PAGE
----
Justification of Red List Category
The species has undergone a moderately rapid decline and therefore qualifies as as Near Threatened.
Rich et al. (2004).
This species has undergone a large and statistically significant decrease over the last 40 years in North America (76.3% decline over 40 years, equating to a 30.2% decline per decade; data from Breeding Bird Survey and/or Christmas Bird Count (Butcher and Niven 2007).
Contopus cooperi breeds across Canada (overlapping into eastern USA) and Alaska, and down the west coast of the USA as far as northern Mexico. There are also isolated populations in several states in the eastern USA (Altman and Sallabanks 2000). It winters primarily in Panama and the Andes Mountains, from north and west Venezuela south through Ecuador to south-east Peru and west Bolivia (Altman and Sallabanks 2000). Casual wintering also occurs in the Guianas, Trinidad, south Venezuela, Brazil and south Peru (Altman and Sallabanks 2000). Based on data from the Breeding Bird Survey the population has declined by 3.5% annually since 1980, equating to a 30% decline over a ten year period, but a 20.6% decline for the period 1993-2002. Given the apparent benefits to the species of some forest management practices in north America, populations may be being affected by loss or alteration of habitat in their wintering grounds.
It breeds along forest edges and openings, semi-open forest, water edges and harvested forest where some structure has been retained. Prominent trees serve as singing and foraging posts, and both sexes are aggressively territorial (Altman and Sallabanks 2000).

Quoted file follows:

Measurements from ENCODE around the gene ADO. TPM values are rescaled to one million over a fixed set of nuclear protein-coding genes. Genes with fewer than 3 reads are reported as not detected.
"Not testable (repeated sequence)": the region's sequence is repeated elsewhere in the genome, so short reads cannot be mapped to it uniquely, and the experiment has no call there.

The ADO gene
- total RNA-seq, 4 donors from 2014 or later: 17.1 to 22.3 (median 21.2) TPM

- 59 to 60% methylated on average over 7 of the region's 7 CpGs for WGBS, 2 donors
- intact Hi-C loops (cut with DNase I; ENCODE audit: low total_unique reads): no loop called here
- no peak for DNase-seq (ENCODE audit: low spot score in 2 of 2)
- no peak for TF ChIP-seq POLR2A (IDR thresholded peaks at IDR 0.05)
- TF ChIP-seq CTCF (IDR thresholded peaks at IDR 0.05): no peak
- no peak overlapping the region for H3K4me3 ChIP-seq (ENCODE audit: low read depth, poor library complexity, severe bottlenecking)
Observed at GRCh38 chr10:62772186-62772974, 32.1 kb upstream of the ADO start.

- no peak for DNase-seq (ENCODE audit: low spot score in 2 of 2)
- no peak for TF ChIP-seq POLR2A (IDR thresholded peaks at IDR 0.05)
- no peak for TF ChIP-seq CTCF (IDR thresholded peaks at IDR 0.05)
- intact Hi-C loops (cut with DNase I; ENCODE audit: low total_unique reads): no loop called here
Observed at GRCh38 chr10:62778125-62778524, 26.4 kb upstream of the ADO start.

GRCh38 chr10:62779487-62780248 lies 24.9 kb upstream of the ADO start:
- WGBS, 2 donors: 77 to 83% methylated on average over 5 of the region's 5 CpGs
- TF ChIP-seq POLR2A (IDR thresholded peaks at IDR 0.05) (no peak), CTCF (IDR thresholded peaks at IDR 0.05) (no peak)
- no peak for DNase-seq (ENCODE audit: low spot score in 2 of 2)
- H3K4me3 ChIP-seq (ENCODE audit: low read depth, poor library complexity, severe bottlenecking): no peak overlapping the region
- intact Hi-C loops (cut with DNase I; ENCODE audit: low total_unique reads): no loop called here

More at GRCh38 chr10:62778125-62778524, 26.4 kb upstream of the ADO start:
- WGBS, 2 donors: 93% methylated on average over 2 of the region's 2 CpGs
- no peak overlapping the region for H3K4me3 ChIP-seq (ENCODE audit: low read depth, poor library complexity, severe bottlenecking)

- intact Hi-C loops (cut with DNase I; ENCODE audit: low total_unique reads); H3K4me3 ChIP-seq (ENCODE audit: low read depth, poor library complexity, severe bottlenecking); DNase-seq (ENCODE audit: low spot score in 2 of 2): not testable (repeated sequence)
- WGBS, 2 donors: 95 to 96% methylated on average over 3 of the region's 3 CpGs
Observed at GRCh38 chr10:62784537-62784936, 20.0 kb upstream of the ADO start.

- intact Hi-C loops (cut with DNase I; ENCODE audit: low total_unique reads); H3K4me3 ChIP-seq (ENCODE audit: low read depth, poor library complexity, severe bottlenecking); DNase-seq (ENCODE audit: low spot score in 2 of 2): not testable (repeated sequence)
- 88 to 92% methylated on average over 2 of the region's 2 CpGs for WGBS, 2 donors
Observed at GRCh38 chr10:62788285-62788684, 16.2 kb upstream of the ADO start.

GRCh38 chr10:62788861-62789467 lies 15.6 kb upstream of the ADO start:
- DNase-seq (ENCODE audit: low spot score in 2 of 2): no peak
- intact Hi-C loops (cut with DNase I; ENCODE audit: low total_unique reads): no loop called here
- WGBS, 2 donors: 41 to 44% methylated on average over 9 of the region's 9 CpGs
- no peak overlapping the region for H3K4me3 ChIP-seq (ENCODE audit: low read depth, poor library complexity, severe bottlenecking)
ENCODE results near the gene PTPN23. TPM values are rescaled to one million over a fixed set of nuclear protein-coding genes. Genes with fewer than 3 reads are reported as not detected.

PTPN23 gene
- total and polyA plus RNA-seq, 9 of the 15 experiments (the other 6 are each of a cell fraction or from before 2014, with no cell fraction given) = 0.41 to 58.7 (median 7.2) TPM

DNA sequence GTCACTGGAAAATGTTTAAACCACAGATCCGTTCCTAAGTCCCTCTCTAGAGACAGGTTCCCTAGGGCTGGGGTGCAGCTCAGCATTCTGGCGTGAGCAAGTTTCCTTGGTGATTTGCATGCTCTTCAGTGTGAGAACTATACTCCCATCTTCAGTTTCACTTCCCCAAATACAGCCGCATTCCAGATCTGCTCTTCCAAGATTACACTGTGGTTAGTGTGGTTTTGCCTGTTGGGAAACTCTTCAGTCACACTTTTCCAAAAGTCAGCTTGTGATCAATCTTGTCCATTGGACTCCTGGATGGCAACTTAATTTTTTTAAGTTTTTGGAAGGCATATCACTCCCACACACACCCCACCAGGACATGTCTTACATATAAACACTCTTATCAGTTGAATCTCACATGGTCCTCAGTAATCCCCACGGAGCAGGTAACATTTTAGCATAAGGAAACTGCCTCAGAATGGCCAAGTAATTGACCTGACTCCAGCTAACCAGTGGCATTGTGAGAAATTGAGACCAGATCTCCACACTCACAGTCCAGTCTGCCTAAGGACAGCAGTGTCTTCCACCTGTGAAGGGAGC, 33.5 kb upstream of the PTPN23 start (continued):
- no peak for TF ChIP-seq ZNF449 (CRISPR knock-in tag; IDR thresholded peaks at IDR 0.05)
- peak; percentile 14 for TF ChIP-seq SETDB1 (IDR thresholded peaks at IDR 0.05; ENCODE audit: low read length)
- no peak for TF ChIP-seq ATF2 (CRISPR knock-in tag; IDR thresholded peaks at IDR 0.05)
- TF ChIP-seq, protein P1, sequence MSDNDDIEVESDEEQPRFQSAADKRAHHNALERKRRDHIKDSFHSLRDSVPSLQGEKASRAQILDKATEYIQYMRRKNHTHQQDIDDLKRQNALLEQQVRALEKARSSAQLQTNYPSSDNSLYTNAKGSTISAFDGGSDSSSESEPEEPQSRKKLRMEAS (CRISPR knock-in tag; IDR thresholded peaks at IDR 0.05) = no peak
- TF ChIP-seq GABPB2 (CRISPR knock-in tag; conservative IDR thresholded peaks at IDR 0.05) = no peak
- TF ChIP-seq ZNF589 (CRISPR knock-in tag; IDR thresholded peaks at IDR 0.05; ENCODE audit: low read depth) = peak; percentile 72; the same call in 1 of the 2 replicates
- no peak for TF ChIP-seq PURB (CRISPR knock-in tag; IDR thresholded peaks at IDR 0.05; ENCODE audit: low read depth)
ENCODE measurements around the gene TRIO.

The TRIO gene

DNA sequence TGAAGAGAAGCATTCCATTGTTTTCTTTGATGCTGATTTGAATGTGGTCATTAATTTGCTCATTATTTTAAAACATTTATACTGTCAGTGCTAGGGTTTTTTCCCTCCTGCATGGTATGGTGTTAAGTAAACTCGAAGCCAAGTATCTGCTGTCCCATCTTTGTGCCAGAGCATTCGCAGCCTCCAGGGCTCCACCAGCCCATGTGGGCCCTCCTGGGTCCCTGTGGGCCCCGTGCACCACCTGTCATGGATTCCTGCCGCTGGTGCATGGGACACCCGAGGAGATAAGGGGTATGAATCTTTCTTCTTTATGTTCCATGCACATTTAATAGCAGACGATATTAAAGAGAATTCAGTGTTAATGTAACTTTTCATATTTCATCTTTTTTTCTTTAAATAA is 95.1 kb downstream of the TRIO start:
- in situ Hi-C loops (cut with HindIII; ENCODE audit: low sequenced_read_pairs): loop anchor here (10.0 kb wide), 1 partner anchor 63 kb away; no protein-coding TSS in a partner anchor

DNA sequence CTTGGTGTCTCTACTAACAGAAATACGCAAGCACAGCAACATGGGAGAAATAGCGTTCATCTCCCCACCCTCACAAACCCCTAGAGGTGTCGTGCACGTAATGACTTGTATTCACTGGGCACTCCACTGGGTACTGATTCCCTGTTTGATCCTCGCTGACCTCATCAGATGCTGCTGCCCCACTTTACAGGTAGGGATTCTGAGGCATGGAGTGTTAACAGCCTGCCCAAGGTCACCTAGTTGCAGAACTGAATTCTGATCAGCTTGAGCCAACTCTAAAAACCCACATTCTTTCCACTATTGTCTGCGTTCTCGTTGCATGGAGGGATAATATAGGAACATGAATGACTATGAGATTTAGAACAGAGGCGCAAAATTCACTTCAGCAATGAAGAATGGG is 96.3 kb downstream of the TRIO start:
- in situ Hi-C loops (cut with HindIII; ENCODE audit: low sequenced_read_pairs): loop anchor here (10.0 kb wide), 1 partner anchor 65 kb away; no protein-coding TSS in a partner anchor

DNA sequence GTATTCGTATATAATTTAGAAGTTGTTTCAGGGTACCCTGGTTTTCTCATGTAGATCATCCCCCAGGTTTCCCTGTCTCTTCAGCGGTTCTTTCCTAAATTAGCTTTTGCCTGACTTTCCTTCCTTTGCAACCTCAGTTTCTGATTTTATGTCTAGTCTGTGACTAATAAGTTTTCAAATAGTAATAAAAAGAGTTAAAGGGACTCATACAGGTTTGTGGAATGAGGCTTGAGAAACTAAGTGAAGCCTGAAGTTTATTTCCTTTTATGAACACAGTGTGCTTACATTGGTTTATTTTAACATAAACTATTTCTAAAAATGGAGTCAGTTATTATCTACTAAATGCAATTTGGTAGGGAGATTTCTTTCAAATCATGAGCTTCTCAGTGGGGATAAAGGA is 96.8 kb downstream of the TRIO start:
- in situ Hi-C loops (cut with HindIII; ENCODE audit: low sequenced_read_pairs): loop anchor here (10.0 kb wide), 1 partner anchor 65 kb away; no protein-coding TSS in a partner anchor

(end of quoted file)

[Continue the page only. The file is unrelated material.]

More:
Habitat loss and alteration of forest management practices may limit breeding success (Altman 1997). However, numerous studies suggest that several types of harvested forest are beneficial to the species (possibly recreating preferred post-forest fire habitat mosaics) (Altman and Sallabanks 2000). Insect availability on the breeding grounds is affecting many flycatching species throughout North America, and especially in eastern Canada (G. Butcher in litt. 2016). This species has been reported to suffer mortality as a result of collisions with communications towers (Longcore et al. 2013). Unknown threats may be affecting the species on its wintering grounds.
Conservation Actions Underway
No species specific actions are known, but it is on the watch list as part of the State of North America's Birds (North American Bird Conservation Initiative 2016).
Text account compilers
Harding, M., Bird, J., Sharpe, C J, Westrip, J.
Rosenberg, K., Butcher, G., Wells, J.
BirdLife International (2022) Species factsheet: Contopus cooperi. Downloaded from http://www.birdlife.org on 08/08/2022. Recommended citation for factsheets for more than one species: BirdLife International (2022) IUCN Red List for birds. Downloaded from http://www.birdlife.org on 08/08/2022.